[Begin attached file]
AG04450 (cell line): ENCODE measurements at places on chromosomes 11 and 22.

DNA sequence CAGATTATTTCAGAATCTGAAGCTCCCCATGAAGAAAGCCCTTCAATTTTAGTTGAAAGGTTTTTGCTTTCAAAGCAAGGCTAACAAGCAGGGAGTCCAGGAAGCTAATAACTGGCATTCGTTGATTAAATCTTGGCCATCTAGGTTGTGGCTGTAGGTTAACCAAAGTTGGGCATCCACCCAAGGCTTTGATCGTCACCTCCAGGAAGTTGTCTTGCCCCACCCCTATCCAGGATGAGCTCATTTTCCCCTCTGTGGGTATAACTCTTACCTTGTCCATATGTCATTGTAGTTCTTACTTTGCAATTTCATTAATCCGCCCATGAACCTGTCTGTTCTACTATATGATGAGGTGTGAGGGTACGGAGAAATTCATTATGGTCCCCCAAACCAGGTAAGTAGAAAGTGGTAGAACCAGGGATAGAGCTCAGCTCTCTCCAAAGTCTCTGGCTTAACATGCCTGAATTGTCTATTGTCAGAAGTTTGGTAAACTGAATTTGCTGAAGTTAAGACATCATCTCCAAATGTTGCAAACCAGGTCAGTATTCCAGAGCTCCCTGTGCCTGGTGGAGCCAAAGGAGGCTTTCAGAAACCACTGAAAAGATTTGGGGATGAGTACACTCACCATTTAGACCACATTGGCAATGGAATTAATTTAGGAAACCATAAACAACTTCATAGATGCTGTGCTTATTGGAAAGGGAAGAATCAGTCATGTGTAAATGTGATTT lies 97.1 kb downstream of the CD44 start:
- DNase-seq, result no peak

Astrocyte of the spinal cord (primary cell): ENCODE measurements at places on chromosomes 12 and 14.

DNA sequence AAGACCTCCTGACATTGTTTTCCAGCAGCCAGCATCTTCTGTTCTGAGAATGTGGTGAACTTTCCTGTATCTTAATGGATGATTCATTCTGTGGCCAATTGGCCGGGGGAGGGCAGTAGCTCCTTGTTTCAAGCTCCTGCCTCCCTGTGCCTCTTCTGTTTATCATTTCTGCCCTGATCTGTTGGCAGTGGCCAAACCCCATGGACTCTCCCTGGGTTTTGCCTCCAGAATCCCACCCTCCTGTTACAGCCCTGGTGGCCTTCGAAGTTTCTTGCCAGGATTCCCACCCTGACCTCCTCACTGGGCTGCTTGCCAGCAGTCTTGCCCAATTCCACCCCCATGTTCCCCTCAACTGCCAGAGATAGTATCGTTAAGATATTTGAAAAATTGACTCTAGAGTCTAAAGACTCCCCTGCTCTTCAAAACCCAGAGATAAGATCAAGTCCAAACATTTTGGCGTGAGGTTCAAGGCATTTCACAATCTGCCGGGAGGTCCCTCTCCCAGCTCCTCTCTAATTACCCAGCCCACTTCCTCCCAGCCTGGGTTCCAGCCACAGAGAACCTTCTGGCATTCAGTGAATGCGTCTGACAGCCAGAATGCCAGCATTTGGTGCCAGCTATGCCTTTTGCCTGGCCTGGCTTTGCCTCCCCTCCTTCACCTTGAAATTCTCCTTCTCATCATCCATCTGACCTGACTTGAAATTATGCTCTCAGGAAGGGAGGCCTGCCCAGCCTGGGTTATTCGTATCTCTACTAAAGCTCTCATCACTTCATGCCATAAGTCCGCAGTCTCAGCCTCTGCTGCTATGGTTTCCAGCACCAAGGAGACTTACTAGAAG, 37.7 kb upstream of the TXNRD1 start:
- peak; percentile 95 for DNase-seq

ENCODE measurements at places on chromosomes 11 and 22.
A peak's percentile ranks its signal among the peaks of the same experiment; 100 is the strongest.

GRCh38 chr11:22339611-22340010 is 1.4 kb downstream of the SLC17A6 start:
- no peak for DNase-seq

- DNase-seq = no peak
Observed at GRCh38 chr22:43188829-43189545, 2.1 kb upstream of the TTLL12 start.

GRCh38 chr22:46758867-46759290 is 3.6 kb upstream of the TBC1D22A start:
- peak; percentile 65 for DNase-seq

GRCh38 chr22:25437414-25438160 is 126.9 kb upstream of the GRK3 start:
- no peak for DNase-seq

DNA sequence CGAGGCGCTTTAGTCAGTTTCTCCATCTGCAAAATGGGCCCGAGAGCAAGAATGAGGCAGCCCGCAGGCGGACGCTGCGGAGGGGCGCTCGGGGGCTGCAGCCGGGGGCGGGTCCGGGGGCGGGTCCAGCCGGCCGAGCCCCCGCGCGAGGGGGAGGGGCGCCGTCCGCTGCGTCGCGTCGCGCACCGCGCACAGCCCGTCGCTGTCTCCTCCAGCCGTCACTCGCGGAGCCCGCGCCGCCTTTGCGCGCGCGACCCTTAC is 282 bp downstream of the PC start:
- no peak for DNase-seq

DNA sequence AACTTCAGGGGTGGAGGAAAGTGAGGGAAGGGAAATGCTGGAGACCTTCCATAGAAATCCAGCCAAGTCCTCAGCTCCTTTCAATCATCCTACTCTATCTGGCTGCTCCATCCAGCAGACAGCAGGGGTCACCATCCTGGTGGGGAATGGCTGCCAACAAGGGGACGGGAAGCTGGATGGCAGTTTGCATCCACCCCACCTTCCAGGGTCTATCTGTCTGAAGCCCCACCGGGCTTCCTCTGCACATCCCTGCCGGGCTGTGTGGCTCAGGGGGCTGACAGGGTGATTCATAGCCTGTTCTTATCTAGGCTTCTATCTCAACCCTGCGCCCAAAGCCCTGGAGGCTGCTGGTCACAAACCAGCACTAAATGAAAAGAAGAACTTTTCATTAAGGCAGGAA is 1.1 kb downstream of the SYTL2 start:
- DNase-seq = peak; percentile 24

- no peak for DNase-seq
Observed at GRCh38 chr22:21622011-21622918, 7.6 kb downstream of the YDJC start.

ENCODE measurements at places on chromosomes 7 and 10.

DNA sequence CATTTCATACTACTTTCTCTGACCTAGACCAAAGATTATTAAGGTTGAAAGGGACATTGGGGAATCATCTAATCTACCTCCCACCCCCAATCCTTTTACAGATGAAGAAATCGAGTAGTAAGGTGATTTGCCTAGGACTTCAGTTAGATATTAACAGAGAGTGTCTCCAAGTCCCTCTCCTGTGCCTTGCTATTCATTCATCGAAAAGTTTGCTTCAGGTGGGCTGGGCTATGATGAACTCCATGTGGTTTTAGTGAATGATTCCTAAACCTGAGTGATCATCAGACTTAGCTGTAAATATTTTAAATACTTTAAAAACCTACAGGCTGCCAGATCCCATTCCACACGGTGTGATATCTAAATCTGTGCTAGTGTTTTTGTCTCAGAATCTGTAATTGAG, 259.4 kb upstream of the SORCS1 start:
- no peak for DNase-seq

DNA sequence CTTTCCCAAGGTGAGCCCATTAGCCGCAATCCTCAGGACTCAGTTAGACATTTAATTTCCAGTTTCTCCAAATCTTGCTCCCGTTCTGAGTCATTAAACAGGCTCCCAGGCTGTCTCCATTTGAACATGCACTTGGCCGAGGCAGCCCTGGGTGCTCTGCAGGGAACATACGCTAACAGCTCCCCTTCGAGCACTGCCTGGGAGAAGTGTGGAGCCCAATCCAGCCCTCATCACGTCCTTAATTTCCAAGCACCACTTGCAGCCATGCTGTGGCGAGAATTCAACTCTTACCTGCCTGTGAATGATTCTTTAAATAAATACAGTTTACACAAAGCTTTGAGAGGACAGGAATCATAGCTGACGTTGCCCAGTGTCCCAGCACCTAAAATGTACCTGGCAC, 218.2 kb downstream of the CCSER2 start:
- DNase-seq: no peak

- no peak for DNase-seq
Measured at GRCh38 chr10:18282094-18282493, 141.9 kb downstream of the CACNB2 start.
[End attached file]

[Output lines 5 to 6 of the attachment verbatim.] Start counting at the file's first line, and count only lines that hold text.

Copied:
DNA sequence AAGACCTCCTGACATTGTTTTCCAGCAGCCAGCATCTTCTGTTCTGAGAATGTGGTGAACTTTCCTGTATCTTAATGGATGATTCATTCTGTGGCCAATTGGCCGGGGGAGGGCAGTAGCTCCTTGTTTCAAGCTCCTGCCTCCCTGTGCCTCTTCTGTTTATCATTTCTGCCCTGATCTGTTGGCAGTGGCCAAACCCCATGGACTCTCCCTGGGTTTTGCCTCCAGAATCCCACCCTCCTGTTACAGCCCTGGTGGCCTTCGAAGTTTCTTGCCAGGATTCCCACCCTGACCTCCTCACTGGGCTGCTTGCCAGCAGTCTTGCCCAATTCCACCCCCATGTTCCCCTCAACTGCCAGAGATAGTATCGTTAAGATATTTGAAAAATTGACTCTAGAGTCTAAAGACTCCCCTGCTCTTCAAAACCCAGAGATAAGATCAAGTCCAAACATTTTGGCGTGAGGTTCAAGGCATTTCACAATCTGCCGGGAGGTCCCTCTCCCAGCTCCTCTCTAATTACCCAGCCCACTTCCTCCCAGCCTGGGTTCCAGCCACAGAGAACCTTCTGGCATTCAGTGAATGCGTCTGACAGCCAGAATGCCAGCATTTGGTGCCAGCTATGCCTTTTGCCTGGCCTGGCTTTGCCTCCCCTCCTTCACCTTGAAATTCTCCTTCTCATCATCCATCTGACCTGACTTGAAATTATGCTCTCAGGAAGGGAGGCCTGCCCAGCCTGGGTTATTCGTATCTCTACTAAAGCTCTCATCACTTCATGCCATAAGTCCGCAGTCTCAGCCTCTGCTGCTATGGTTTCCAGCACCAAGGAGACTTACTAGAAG, 37.7 kb upstream of the TXNRD1 start:
- peak; percentile 95 for DNase-seq